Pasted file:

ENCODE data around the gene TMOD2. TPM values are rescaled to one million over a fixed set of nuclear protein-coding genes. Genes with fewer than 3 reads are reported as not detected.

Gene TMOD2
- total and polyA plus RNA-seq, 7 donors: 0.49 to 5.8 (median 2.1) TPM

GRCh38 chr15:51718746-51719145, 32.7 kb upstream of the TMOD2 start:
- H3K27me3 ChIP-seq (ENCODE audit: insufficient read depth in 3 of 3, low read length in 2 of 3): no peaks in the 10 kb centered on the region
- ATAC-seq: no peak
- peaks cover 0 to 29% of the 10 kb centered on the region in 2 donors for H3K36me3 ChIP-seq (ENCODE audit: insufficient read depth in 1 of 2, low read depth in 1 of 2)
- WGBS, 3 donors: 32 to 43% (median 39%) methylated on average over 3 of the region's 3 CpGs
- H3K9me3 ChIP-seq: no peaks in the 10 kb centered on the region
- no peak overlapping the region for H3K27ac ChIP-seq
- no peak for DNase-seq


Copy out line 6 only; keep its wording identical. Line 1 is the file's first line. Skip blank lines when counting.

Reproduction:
- ATAC-seq: no peak